Back in September I used my favourite picture of a girl with a doll when I posted about little Miss Mary Carter, In Her Sunday Best, where I ended the post with a picture of me, aged two, clutching my dolly and being as cute as I possibly could. Less familiar will be the picture of me aged ten, with Topsy, my much loved black dolly (yes she was; there’s no other way to describe her), who later would spend many happy hours with my daughter, and now awaits love and kisses from my grandaughter (and possibly her brother). So, if one picture of me being angelic isn’t enough, here’s another, in a local park, with a different doll.


And, striking a similar pose, my daughter, checking that her new dolly has both eyes!

If you visited my other blog, 'Picking Up The Threads’ last week, it will not have escaped your attention that, like my mother and grandmother before me, I like to make things, especially dolls and soft toys. Because I get nostalgic for the old days (hence my participation in Sepia Saturday), I have recently re-created for my grandchildren, toys, originally made for my children, as I did last week in A Makeover For Blue Bunny. If you pop over there and click on If You Knew Susie Like My New Susie, and the links on that page, you can see another dolly being re-incarnated. One Sepia Saturday follower did just that and now she’s going to make the same doll!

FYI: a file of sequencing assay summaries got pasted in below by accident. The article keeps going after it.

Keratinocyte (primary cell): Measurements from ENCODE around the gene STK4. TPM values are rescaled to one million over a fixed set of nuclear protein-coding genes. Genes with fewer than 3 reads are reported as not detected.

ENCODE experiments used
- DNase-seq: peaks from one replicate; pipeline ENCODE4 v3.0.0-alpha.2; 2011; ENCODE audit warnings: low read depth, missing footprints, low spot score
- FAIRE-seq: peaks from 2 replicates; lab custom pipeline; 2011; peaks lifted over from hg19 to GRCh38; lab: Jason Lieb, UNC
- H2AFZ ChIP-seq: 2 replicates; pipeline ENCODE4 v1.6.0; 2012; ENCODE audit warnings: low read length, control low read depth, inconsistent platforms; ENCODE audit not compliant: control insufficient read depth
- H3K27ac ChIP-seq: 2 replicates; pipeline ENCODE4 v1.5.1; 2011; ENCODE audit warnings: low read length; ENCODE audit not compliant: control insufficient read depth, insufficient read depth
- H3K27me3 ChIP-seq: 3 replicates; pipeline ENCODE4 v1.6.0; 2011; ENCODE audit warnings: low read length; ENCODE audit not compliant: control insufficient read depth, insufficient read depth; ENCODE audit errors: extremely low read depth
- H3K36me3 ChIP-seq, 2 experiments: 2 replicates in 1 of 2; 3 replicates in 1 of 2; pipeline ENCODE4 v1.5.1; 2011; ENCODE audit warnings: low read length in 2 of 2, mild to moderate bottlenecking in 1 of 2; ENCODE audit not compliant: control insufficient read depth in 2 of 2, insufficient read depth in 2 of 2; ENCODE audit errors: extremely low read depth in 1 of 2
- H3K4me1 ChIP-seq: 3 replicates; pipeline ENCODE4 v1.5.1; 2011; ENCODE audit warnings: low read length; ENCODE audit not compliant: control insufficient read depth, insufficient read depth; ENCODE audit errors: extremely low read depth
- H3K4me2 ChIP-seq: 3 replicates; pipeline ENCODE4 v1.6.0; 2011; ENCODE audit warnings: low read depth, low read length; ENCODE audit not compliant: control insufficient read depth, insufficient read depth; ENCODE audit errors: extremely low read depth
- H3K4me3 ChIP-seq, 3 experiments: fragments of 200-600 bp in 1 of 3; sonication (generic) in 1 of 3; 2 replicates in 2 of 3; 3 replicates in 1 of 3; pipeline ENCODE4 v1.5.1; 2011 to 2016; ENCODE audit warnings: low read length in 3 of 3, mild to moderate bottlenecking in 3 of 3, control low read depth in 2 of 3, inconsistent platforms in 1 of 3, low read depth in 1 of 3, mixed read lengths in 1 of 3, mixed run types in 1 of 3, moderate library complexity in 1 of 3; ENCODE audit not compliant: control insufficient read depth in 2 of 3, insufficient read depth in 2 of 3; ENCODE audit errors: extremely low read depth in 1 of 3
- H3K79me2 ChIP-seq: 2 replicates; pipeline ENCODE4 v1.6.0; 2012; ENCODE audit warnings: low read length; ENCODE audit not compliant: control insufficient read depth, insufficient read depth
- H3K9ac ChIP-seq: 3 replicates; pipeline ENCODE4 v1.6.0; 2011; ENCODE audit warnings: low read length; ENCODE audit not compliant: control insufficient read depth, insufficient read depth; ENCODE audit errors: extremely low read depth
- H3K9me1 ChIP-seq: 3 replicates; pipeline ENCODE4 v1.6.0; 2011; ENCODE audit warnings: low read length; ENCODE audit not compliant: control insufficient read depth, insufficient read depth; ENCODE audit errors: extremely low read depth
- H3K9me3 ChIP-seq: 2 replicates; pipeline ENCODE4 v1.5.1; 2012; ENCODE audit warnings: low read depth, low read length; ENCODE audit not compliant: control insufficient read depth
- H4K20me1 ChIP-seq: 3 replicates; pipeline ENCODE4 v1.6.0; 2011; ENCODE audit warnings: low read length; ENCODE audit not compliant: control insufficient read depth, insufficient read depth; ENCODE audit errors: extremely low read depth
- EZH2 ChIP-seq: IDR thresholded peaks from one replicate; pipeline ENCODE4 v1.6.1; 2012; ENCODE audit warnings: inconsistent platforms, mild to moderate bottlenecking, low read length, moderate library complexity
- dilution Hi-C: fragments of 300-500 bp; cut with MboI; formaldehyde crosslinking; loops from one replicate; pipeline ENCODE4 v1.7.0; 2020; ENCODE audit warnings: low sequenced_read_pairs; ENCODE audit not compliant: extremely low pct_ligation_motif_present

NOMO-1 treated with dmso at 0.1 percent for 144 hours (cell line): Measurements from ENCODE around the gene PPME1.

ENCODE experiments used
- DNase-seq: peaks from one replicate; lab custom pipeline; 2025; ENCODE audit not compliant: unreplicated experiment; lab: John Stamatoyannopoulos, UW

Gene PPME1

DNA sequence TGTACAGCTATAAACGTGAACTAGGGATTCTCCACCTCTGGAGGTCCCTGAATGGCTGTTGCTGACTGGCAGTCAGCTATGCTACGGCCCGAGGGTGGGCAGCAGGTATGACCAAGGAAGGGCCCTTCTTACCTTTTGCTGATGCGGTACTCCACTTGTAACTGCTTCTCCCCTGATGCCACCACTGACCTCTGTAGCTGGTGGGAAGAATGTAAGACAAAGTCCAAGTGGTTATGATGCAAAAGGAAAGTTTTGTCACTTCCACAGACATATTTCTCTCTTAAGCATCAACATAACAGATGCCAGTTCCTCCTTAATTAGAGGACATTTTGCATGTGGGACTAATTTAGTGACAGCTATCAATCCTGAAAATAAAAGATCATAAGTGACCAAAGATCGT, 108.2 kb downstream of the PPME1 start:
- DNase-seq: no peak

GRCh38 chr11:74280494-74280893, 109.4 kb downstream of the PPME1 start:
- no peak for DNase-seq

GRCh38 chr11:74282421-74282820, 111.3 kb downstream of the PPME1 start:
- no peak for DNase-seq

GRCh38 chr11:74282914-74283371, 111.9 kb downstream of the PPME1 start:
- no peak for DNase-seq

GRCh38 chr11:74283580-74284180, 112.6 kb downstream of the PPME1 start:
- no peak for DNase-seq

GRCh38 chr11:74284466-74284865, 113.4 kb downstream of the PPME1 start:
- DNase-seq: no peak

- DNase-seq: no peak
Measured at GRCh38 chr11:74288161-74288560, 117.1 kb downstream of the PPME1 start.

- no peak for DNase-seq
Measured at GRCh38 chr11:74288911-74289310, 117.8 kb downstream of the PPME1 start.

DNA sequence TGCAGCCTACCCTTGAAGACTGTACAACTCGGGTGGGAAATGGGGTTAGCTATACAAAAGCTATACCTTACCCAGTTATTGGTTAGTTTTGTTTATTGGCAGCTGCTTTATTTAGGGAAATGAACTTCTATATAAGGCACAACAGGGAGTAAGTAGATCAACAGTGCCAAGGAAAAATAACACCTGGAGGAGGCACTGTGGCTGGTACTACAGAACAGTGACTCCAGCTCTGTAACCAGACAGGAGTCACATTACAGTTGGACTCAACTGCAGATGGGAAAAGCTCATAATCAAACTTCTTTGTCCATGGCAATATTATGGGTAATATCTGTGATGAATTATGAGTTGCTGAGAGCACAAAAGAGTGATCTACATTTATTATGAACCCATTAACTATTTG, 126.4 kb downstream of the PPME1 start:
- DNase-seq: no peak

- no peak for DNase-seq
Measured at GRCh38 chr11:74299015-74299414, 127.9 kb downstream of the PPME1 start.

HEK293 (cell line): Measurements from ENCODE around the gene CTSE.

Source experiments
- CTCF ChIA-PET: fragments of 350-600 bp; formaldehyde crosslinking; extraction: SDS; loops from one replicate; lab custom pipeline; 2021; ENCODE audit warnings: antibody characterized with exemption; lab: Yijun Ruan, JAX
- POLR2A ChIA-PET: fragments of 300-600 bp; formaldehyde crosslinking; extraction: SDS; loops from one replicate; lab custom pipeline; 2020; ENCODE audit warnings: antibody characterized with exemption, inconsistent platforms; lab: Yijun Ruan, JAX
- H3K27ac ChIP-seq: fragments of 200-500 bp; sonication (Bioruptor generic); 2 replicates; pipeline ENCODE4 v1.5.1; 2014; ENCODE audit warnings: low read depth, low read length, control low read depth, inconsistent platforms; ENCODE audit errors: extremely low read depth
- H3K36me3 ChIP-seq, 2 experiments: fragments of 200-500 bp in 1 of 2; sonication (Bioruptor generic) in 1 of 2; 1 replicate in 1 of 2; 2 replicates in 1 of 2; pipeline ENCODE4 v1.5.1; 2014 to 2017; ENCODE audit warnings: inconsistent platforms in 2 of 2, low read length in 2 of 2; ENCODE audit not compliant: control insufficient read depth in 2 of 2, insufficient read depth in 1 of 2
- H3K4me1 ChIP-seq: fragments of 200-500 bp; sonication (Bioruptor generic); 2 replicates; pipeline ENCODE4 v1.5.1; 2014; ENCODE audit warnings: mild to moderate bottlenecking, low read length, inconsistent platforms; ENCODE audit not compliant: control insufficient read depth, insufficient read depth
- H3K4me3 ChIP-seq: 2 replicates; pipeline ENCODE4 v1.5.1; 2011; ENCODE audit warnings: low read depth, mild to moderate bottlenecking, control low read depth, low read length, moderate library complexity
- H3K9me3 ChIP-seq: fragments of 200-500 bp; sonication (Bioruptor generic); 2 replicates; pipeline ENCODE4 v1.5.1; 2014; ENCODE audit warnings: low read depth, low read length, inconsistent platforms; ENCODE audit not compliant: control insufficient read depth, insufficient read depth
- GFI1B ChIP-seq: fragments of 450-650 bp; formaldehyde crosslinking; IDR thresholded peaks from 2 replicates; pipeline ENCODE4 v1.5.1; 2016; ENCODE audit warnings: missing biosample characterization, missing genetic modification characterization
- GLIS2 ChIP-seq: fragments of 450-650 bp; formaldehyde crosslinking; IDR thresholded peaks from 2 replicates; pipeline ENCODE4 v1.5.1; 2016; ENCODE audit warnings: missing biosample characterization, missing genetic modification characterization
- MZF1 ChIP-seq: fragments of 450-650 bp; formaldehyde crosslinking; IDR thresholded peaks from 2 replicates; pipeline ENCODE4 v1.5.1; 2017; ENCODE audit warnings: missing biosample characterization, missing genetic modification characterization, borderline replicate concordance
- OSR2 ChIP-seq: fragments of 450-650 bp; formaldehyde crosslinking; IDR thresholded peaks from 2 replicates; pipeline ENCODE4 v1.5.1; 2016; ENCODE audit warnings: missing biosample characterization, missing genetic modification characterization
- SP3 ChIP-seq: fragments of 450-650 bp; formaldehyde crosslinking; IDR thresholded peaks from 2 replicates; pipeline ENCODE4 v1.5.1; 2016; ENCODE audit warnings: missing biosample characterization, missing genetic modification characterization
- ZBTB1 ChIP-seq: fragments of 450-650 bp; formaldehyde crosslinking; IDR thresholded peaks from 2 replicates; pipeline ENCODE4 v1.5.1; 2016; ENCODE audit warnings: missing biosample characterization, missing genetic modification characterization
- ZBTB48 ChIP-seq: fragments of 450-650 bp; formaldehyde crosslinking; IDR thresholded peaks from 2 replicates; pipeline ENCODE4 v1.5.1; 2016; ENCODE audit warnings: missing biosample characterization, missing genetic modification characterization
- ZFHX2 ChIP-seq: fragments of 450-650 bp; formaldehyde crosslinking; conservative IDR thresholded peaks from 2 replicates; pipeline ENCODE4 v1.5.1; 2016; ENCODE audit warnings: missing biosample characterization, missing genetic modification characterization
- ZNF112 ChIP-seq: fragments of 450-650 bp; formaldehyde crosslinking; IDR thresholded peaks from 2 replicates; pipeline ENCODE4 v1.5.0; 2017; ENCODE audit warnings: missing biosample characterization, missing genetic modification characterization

Here’s another one I made for my daughter, again, now passed on to my grandaughter. This one is a ‘Cinderella Upside-down doll’. My daughter is holding the doll in her ragged state, but when she is tipped over, and the skirt brought down over the raggedy Cinders, the beautiful Cinderella is revealed, dressed in all her finery. However, Cinderella appears to have fallen asleep, worn out no doubt by the exertions of the ball and the attentions of the handsome prince.

















And here is my daughter in her squaw costume cradling her papoose and, on a chilly day, taking two of her favourites out for a breath of fresh air. The papoose was a Sasha doll, made in England by Trendon, and now highy collectable. She was called Little Flower (though my daughter called hers Rosie) and can be seen at the bottom of this collectors’ page, where I just frightened myself when I looked through it and saw how much my own collection of six, and all their clothes and accessories, are worth. If we fall on hard times I know what to do. Little Flower, is of course black, and you can see how much my daughter loved her, in this photo below, where Rosie and my daughter are both wearing that other icon of the seventies a Clothkits dress. The second photo is of my grandaughter with her own first black dolly.